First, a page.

Newspaper article THE JOURNAL RECORD

Judges Deplore Law That Shields HMOs

Newspaper article THE JOURNAL RECORD

Judges Deplore Law That Shields HMOs

Article excerpt

WASHINGTON -- Federal judges around the United States, frustrated by cases in which patients who are denied medical benefits have no right to sue, are urging Congress to consider changes in a 1974 law that protects insurance companies and health-maintenance organizations against legal attacks.

In their decisions, the judges do not offer detailed solutions of the type being pushed in Congress by Democrats and some Republicans. But they say their hands are tied by the 1974 law, the Employee Retirement Income Security Act. And they often lament the results, saying that the law has not kept pace with changes in health care and the workplace.

The law, known as ERISA, was adopted mainly because of congressional concern that corrupt, incompetent pension managers were looting or squandering the money entrusted to them.

The law, which also governs health plans covering 125 million Americans, sets stringent standards of conduct for the people who run such plans, but severely limits the remedies available to workers. The law does not allow damages for the improper denial or processing of claims, which the courts have interpreted as protecting HMOs even if they improperly deny care to a member.

In a lawsuit challenging the denial of benefits, a person in an employer-sponsored health plan may recover the benefits in question and can get an injunction clarifying the right to future benefits. But judges have repeatedly held that the law does not allow compensation for lost wages, death or disability, pain and suffering, emotional distress or other harm that a patient suffers as a result of the improper denial of care.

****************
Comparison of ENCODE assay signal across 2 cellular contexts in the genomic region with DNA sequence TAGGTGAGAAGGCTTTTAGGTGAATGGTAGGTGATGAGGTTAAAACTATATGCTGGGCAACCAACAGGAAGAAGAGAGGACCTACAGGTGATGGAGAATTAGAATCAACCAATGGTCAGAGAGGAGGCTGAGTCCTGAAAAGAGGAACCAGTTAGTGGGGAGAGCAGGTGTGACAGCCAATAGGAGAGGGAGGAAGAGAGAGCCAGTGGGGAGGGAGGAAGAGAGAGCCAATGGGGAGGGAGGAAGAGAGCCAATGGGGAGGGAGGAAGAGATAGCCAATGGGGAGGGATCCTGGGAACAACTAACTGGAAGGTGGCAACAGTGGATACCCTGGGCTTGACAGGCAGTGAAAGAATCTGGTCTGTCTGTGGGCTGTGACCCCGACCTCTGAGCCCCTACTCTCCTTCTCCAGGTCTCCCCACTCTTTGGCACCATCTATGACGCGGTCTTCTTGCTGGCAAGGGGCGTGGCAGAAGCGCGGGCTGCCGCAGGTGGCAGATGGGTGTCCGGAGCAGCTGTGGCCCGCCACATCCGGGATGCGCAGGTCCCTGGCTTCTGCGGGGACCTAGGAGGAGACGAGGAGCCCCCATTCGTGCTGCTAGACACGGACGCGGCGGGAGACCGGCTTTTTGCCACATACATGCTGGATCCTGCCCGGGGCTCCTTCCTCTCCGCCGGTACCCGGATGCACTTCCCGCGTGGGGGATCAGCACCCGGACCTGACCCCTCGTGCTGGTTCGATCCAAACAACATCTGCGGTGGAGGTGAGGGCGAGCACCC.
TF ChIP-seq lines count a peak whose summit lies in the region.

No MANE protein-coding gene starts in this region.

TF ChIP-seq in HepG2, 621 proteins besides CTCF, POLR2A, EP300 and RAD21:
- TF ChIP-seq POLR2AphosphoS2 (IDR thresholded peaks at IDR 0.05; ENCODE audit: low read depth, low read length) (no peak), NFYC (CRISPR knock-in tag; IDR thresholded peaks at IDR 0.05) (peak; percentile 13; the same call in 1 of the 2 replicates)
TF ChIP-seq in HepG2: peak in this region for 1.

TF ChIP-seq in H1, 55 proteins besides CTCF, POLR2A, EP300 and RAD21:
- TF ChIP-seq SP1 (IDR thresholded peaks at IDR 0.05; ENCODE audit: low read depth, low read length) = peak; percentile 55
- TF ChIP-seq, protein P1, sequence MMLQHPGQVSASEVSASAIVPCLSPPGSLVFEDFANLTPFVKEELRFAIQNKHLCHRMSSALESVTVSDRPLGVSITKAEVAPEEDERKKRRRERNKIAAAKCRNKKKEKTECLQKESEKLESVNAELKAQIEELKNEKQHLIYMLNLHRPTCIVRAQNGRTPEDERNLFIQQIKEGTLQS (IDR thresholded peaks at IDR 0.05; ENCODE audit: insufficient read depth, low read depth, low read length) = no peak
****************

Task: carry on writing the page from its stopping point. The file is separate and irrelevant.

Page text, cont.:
The 5th U.S. Circuit Court of Appeals, in New Orleans, reached a typical conclusion in a lawsuit by a Louisiana woman whose fetus died after an insurance company refused to approve her hospitalization for a high-risk pregnancy. The woman, Florence B. Corcoran, and her husband sought damages under state law.

In dismissing the suit, the court said, "The Corcorans have no remedy, state or federal, for what may have been a serious mistake."

The court said that the harsh result "would seem to warrant a re- evaluation of ERISA so that it can continue to serve its noble purpose of safeguarding the interests of employees."

Democrats and some Republicans in Congress are pushing legislation that would make it easier for patients to sue HMOs and insurance companies. …

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